Whilst passing on STI's is not a particularly pleasant activity, I do wonder whether criminalising this sort of behaviour is sensible in anyway, or just another example of the current authoritiarian desire to involve the police in every aspect of what was previosuly people's private lives. Surely in a medical context, an employee who knowingly travels on a busy train, or into a busy office, whilst infected with the flu virus is far more likely to cause harm to others than certain minor STIs? Someone who deliberately infects others with HIV is surely different to some slapper (M or F) who unwittingly picks up gonorrhea? Does society need the CPS to intervene in choosing sexual partners, or should we rely, as people have for centuries, on judgement and a bit of luck? We are talking about sex between consenting adults, after all.

I can see, however, that an infected party can be seen as wronged, but would not a civil route be more sensible for this - so it were easier to sue past amours for their negligence?

Problem is that HIV (obviously), syphilis (big rise in the number of cases recently and a fatal illness if not treated) and chlamydia (can cause infertility in women) are not 'minor' STDs, they all can have very serious consequences.

Whislt clearly the CPS shouldn't get involved where partners don't know, if one partner does and uses it to deliberately attempt to infect someone else then I think that's fine.
Deliberate infection - undoubtedly, yes; that is clear assault. I thought this change in law was also to cover negligent infection ie had sex whilst knowingly infected (including with a condom) but didn't do so with the intention to pass on infection but just, presumably through ignorance/laziness? This is rather different to malicious infection IMHO. I take your point about the seriousness of the infections, but my point is that criminal law is not used for other, equally serious infectious diseases passed on negligently, so why for sexual ones? If criminal intent can be established then fine, but I thought the CPS were going a bit further.

The health lobby have been reported as being opposed since infection will attract further stigma and put off those seeking treatment. They may well be right.
 
#13
The army is already way understrength as it is. Banging (scuse pun) 70% of the remaining squaddies in the glasshouse is going to further diminish our manpower.
 
#14
Mohammed Dica became the first man in the United Kingdom to be sentenced to 8 years imprisonment for Grievous Bodily Harm as a result of infecting two woman with HIV after unprotected sex and the CPS have published a draft policy for the prosecution of such offences.
I can quite understand punishment for passing on a death sentence to others.

So, promiscuous person visits gyno, out comes syringe etc etc. Police informed, interview taken, would possibly follow this line:-

Q. Who have you slept with in the last 2 weeks?

A. Well, 2 weeks today, person A, 12 days ago person B, 5 days ago person C ..................

Would the force then spend time and personnel chasing up individuals to have them visit a specialist for a check up, match the same disease passed on before charging? You cannot be charged if there is no evidence!

Then the other side, if an individual is infected and is not aware, then sleeps with a different individual. What class of assault would this be graded? Is it really Reckless if the infectee is not aware?

I would like to read the policy and how it is going to be policed.
 
#15
wickedwitch said:
Mohammed Dica became the first man in the United Kingdom to be sentenced to 8 years imprisonment for Grievous Bodily Harm as a result of infecting two woman with HIV after unprotected sex and the CPS have published a draft policy for the prosecution of such offences.
I can quite understand punishment for passing on a death sentence to others.

So, promiscuous person visits gyno, out comes syringe etc etc. Police informed, interview taken, would possibly follow this line:-

Q. Who have you slept with in the last 2 weeks?

A. Well, 2 weeks today, person A, 12 days ago person B, 5 days ago person C ..................

Would the force then spend time and personnel chasing up individuals to have them visit a specialist for a check up, match the same disease passed on before charging? You cannot be charged if there is no evidence!

Then the other side, if an individual is infected and is not aware, then sleeps with a different individual. What class of assault would this be graded? Is it really Reckless if the infectee is not aware?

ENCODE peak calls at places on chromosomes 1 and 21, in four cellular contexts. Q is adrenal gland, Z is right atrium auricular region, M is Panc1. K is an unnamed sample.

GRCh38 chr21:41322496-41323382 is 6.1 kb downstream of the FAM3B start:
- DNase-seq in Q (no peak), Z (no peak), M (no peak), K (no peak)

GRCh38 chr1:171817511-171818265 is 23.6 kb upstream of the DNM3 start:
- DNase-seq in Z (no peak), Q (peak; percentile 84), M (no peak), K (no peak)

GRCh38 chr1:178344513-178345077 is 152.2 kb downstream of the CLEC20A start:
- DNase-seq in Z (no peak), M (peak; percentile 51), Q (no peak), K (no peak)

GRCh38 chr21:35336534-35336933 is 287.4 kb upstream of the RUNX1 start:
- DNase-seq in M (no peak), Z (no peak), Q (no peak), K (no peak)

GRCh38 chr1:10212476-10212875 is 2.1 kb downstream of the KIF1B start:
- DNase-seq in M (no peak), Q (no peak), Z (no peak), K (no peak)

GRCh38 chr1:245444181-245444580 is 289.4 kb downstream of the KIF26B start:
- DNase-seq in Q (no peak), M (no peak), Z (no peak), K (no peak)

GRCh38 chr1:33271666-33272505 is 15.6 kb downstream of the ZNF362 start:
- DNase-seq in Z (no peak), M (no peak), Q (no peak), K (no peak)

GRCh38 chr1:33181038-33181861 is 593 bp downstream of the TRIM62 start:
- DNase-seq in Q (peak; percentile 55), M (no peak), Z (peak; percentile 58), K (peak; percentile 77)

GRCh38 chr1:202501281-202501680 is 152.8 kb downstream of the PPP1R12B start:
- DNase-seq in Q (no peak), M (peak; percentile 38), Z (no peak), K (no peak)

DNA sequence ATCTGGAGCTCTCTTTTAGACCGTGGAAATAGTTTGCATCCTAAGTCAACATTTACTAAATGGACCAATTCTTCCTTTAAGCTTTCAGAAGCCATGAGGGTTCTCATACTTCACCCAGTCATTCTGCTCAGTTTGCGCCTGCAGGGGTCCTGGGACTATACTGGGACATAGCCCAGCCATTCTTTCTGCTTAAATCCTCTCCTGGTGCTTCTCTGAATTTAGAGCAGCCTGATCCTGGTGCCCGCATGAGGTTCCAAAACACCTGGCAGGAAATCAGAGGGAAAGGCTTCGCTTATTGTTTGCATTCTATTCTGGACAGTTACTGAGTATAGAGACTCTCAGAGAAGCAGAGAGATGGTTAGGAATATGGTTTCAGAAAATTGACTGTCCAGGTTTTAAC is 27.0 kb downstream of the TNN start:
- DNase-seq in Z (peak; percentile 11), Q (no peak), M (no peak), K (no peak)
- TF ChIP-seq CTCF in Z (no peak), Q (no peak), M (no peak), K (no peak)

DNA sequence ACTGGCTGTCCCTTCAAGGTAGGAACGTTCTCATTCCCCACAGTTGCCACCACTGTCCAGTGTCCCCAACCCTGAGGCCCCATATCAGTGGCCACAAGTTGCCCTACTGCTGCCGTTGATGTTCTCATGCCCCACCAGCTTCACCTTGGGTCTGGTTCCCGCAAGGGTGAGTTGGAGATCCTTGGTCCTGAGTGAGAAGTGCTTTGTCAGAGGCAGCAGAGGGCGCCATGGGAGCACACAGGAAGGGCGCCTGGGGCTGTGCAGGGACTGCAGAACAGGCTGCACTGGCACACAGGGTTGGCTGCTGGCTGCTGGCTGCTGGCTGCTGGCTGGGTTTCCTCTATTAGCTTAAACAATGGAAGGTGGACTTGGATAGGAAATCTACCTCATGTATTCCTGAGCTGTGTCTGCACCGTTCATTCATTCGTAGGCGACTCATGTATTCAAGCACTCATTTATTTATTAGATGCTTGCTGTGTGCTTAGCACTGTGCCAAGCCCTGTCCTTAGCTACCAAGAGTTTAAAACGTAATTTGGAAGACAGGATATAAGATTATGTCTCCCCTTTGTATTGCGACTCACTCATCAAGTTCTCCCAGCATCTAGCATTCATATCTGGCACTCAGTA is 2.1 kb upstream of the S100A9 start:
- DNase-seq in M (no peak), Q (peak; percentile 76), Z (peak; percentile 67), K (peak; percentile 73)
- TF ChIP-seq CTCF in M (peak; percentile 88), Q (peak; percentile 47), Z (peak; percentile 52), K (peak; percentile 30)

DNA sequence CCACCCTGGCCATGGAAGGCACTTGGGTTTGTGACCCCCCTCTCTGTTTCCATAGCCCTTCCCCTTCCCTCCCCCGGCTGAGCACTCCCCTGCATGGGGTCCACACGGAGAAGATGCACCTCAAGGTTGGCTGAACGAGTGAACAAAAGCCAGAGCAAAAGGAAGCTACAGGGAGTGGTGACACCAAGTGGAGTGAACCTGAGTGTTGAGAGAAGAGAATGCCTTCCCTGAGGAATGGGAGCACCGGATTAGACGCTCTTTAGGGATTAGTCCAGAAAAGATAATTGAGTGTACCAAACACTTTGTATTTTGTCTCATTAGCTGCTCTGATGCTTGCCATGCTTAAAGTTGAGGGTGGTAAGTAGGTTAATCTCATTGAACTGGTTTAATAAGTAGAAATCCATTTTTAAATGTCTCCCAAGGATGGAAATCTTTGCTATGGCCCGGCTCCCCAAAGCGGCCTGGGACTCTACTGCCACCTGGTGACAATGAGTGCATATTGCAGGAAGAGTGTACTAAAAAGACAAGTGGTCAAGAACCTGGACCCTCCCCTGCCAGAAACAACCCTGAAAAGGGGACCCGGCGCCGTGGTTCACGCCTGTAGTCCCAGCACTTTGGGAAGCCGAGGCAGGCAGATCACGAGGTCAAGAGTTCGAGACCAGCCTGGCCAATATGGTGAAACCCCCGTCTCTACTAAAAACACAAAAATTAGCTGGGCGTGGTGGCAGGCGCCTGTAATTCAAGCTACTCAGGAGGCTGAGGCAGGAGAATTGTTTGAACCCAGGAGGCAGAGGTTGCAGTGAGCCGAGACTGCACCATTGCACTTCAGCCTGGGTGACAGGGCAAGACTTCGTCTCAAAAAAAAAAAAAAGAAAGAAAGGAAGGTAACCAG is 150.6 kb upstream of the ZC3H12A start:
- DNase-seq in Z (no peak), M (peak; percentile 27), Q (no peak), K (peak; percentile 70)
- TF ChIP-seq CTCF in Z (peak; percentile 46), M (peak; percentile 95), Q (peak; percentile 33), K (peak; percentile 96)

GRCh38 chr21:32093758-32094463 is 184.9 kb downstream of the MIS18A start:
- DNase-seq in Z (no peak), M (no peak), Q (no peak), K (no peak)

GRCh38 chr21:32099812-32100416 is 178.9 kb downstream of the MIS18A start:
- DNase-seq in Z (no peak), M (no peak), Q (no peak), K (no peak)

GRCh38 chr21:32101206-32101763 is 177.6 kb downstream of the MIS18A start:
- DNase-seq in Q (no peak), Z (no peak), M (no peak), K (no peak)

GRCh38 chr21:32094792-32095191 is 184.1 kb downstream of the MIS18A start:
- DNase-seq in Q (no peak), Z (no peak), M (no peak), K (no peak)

I would like to read the policy and how it is going to be policed.

Surely the word 'willfully' needs to be read before 'infecting?'

If the carrier is unaware they carry STD when they copulate then there can be no offence - if they are aware then they will have been either 'reckless' or 'willful.'
 
#16
Surely the word 'willfully' needs to be read before 'infecting?'
Carefully selected wording is to be applied to the policy then!

if they are aware then they will have been either 'reckless' or 'willful.'
But obtaining proof will be extremely difficult.
 
#17
Giblets said:
The army is already way understrength as it is. Banging (scuse pun) 70% of the remaining squaddies in the glasshouse is going to further diminish our manpower.
Giblets,

It would be interesting to know what percentage of Service personnel become infected with various horrible diseases and how that compares with civvie street. I was thinking of writing that it was likely to be lower than civvie street but that leaves me a hostage to fortune! It could be higher because our medics identify, record and treat the disease whereas in civvie street, the guy could go for years without seeing a doctor!

Could we have a T-shirt slogan like "shag a soldier because he/she is more likely to be clean!"?

Litotes
 
#18
Iolis said:
Mohammed Dica became the first man in the United Kingdom to be sentenced to 8 years imprisonment for Grievous Bodily Harm as a result of infecting two woman with HIV after unprotected sex.

Iolis
Typical of the whole ethos of the Govt and CPS that they invent new 'crimes', instead of simply getting on and reducing the real crime rate.

And naturally this 'offence' was mitigated due to the stupidity of the woman in not demanding that he wore protection if he wanted sex. Perhaps she should have been prosecuted also. Of course she could have been drunk in which case I'm surprised he wasn't also charged with rape.

Are we now reaching the point where two consenting adults have to sign a written contract before they have sex? Can't be too far off.

PAW
 
#19
Mag_to_grid said:
Can you imagine going into your local cop shop to report it? Or the the RMP station?!
I think the point is if some one is willing to go to the local nik after discovering they have been infected by some one who knew they had the disease and that having sex with some one would stand a high chance of passing it on, then the law should back them up.

Peter
 
#20
wickedwitch said:
Surely the word 'willfully' needs to be read before 'infecting?'
Carefully selected wording is to be applied to the policy then!

if they are aware then they will have been either 'reckless' or 'willful.'
But obtaining proof will be extremely difficult.
So much for sensible debate then wickedwitch. I'm sure you know exactly the difference between reckelessly, wilfully and intended.

When you catch your next dose of clap you'll see how quickly the evidence presents itself - so why will it be difficult?